Robots on Mars. Pride. Anguish.
Last night, scientists and engineers from NASA and the Jet Propulsion Laboratory landed a rover on Mars, in one of the most daring and intrepid extra-terrestrial excursions ever attempted. It’s the size of a small car. It’s powered with a thermocouple that generates voltage based on the heat generated by a dollop of plutonium. It is a mobile chemistry lab, there to search for organic compounds, which will hopefully reveal that there was yet another crucial building block of life on Mars, to go along with liquid and energy.
After being flung from earth on a rocket, sailing in a widening helix against the gravitational pull of the sun for eight months, travelling hundreds of millions of miles, it successfully negotiated a landing so implausibly engineered as to make Rube Goldberg blush. A parachute. A retro-rocket. A hovering sky-crane. All autonomously. No interaction with any human controllers.
This is engineering. This is the soul and the face of what I was taught to do. As a systems engineer, I was trained to do exactly what these incredible people did. As a graduate student, I studied optimal control. Manifolds. Coordinate transformations. Quotient spaces of vector spaces. All the mystifying and alien mathematics required to do exactly what was done to land Curiosity on the Red Planet.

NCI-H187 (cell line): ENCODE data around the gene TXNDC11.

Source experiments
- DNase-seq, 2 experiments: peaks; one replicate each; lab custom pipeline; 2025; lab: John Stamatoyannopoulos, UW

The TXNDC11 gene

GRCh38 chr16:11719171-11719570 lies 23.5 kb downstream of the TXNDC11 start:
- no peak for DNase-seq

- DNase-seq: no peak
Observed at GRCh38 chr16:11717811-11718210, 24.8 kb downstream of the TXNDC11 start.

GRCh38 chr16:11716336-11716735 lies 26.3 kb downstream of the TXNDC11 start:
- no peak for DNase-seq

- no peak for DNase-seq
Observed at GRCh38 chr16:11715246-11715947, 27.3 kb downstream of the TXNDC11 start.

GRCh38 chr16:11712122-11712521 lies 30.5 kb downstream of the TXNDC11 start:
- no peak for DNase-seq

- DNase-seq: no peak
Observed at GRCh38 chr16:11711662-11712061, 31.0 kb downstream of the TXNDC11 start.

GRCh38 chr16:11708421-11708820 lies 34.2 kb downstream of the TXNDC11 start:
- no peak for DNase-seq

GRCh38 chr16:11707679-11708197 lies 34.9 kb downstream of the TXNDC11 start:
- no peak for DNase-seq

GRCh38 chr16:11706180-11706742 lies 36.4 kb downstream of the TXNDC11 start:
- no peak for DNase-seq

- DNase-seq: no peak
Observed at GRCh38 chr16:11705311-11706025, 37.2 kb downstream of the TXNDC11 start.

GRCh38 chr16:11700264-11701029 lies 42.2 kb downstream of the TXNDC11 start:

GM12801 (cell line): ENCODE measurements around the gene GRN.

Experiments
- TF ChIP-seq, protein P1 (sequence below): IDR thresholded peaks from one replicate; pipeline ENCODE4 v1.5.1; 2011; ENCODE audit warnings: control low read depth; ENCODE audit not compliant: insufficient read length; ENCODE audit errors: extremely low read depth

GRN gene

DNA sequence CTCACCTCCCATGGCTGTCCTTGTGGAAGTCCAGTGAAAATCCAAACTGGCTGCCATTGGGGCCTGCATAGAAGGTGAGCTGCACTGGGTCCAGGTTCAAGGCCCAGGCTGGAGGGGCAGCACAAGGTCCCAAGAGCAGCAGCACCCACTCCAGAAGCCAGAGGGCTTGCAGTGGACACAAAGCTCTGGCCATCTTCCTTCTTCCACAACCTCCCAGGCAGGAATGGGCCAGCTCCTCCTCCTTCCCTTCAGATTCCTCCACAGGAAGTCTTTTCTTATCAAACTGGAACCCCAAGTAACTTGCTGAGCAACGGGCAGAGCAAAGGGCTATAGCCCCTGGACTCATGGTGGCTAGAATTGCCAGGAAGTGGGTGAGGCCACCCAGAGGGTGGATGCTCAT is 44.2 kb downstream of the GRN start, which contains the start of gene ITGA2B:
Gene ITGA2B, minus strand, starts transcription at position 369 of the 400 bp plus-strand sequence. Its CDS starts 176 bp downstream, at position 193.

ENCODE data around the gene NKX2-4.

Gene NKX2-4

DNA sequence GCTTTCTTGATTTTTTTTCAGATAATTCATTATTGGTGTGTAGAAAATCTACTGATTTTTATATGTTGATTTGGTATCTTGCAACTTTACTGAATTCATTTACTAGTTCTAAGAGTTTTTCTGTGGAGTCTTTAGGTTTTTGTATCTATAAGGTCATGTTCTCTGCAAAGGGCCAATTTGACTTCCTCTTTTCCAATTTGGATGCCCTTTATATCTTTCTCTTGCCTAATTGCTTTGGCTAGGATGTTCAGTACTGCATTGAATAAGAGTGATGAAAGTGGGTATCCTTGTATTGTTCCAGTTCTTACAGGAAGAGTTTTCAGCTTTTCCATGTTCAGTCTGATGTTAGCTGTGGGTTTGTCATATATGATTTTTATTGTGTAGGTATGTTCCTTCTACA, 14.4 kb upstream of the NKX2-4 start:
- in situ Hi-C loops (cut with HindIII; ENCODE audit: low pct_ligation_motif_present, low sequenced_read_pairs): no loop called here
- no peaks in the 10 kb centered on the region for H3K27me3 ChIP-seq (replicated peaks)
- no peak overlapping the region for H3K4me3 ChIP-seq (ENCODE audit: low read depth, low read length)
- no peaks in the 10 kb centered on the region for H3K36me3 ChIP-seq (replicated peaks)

I wasn’t very good at it. I was good enough to get by of course. But I wasn’t great. The reason? It wasn’t that I wasn’t smart enough. It was that I wasn’t dedicated enough. In 2003, 2004, when I was learning that mathematics (nonlinear dynamic systems), I was drinking too. Generally at least two bottles of wine a day, or maybe three-quarters of a bottle of bourbon. I studied, but it was too hard for me to truly grasp it and to drink as much as I wanted to at the same time. And drinking came first. For the alcoholic, drinking always comes first.
As I watched the NASA scientists erupt and celebrate, and surge from their chairs, I couldn’t help thinking: I could have been there. I could have done these things. I was trained for this. And I was caught in a terrible sadness that welled up with the pride. But of course, the truth is, I had already decided to work in medicine. I was never terribly interested in space explorations. And even if I had been, the competition to work at places like JPL is such that even if I’d never been a drunk, and worked and thrown myself into it, there are still a lot of people both smarter and better than me.
I like my life. I like working in health care. I’m happy with what I am and where I’ve gotten. I don’t regret that I’m an alcoholic; I’ve learned so much I’d have had no other way to learn. I’ve become a participant in life in a way I never would have known how to be otherwise.
But oh, for a moment, the terrific anguish, as I looked at those magnificent men and women in their moment of triumph, as great engineers once again expanded the sense of what it means to be human. How I longed to be among them. This is why I became an engineer. To build the things that change the world, that change all the worlds. The things that change humanity. Roll on, wheels of Curiosity.